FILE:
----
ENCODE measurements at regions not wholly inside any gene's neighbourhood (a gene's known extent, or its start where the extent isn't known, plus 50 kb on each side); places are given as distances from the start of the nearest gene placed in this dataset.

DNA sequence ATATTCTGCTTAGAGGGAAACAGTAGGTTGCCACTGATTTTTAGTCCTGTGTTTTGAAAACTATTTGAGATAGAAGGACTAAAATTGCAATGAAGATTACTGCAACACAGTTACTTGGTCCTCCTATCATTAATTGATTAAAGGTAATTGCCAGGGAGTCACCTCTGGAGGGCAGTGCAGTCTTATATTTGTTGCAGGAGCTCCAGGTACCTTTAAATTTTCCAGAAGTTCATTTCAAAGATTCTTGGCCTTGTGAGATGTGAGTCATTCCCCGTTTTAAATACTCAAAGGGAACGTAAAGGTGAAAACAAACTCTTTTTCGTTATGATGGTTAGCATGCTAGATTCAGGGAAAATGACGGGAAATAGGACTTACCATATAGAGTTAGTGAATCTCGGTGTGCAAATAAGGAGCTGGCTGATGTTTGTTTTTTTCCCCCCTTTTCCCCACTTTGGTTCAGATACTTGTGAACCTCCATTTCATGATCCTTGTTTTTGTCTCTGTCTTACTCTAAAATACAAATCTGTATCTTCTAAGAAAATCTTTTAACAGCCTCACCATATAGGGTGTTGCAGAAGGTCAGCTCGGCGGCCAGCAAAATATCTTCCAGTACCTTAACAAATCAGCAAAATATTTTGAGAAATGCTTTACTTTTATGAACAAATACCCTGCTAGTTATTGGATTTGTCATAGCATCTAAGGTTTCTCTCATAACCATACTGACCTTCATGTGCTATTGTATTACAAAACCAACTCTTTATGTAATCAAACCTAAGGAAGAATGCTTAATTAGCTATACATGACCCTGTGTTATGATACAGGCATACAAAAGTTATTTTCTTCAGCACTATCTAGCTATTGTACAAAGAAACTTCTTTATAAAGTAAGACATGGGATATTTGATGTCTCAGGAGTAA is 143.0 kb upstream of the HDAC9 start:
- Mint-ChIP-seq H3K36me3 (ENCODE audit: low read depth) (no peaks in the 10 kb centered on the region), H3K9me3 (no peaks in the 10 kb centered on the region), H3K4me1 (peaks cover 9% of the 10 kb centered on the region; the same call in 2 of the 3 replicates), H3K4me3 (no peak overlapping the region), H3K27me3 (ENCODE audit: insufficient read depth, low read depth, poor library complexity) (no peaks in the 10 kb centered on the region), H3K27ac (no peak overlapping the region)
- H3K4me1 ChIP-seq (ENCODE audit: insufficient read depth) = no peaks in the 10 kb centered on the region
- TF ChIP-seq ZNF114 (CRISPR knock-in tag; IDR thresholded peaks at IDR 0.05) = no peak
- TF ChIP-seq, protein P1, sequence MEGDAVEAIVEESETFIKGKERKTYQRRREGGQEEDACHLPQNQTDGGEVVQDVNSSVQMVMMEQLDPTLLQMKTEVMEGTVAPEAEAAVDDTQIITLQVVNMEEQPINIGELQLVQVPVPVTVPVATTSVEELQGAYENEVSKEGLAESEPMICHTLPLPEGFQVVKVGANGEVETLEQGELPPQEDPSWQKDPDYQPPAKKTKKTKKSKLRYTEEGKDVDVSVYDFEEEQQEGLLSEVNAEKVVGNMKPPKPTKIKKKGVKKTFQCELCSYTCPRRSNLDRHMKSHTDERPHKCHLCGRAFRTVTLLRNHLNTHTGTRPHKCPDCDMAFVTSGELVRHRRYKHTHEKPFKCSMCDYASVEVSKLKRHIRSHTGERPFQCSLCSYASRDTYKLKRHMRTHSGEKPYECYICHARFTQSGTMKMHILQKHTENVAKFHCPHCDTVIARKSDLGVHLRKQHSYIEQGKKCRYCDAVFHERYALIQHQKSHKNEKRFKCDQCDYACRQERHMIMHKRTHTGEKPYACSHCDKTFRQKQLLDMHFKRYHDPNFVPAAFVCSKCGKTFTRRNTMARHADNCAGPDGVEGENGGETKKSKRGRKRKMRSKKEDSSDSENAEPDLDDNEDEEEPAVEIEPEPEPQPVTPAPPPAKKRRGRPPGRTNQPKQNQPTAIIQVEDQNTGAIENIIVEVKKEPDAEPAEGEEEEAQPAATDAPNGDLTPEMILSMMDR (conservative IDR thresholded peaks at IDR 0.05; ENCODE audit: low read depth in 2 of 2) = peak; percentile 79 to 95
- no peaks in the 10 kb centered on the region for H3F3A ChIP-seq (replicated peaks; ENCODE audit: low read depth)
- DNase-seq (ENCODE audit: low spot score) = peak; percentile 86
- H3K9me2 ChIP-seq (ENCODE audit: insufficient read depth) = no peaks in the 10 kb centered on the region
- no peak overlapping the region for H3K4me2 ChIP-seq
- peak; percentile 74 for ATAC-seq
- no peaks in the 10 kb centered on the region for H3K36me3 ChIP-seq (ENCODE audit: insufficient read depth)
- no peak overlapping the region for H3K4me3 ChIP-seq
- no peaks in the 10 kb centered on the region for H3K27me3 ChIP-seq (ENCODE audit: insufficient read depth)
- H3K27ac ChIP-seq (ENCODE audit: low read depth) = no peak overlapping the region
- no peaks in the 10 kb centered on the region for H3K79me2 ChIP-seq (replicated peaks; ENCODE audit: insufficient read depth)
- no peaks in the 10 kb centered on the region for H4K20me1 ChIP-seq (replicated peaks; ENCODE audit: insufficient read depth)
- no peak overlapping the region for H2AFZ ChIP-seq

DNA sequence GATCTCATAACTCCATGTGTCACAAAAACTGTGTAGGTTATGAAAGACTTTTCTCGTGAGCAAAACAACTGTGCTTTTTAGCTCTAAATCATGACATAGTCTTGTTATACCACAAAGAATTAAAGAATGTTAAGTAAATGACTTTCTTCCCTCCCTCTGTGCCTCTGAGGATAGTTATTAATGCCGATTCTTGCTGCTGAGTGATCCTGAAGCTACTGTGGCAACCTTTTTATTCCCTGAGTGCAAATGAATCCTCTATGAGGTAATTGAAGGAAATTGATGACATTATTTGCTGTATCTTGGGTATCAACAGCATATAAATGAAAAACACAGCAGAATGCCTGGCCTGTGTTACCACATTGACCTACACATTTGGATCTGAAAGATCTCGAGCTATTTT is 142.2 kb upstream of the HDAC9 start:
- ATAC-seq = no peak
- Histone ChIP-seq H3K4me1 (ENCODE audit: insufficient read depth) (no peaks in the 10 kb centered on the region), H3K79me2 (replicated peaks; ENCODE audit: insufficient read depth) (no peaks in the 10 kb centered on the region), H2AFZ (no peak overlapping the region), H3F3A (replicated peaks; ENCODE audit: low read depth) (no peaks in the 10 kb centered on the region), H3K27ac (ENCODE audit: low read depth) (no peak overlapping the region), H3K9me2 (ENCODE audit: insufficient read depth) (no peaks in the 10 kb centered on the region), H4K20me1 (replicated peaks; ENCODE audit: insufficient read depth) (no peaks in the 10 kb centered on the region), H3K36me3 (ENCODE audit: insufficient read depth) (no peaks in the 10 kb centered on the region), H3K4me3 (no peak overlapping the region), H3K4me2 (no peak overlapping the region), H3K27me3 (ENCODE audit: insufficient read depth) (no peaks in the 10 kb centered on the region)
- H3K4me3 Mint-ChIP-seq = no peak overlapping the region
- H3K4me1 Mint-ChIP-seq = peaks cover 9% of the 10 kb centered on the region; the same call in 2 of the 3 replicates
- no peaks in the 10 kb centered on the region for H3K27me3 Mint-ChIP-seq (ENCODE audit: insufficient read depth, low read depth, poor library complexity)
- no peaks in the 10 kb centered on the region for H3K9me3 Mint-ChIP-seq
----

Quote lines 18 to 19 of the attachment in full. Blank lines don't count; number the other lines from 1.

- no peak overlapping the region for H2AFZ ChIP-seq

DNA sequence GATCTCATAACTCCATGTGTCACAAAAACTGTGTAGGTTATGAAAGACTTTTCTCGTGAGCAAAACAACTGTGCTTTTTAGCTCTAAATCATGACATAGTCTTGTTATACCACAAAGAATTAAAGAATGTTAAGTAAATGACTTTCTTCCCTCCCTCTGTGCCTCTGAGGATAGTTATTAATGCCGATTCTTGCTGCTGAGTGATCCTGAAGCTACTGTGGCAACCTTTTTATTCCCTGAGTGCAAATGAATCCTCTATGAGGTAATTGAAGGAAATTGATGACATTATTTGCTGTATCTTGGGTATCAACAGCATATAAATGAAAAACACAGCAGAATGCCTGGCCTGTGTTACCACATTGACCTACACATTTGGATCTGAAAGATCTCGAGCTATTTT is 142.2 kb upstream of the HDAC9 start: